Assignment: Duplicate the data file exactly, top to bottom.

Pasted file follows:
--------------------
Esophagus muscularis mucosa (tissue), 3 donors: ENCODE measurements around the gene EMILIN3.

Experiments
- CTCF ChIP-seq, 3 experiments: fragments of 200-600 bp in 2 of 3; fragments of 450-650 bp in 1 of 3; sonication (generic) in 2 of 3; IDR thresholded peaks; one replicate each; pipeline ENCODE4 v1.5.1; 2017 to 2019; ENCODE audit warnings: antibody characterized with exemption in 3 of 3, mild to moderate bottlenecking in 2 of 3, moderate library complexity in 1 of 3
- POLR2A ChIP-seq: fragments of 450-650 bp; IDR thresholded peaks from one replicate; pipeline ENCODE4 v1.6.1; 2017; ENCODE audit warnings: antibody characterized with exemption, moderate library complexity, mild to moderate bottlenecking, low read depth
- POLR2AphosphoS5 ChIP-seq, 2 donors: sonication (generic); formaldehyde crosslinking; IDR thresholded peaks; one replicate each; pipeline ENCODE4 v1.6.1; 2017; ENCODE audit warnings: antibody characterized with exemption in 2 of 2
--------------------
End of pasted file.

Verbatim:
Esophagus muscularis mucosa (tissue), 3 donors: ENCODE measurements around the gene EMILIN3.

Experiments
- CTCF ChIP-seq, 3 experiments: fragments of 200-600 bp in 2 of 3; fragments of 450-650 bp in 1 of 3; sonication (generic) in 2 of 3; IDR thresholded peaks; one replicate each; pipeline ENCODE4 v1.5.1; 2017 to 2019; ENCODE audit warnings: antibody characterized with exemption in 3 of 3, mild to moderate bottlenecking in 2 of 3, moderate library complexity in 1 of 3
- POLR2A ChIP-seq: fragments of 450-650 bp; IDR thresholded peaks from one replicate; pipeline ENCODE4 v1.6.1; 2017; ENCODE audit warnings: antibody characterized with exemption, moderate library complexity, mild to moderate bottlenecking, low read depth
- POLR2AphosphoS5 ChIP-seq, 2 donors: sonication (generic); formaldehyde crosslinking; IDR thresholded peaks; one replicate each; pipeline ENCODE4 v1.6.1; 2017; ENCODE audit warnings: antibody characterized with exemption in 2 of 2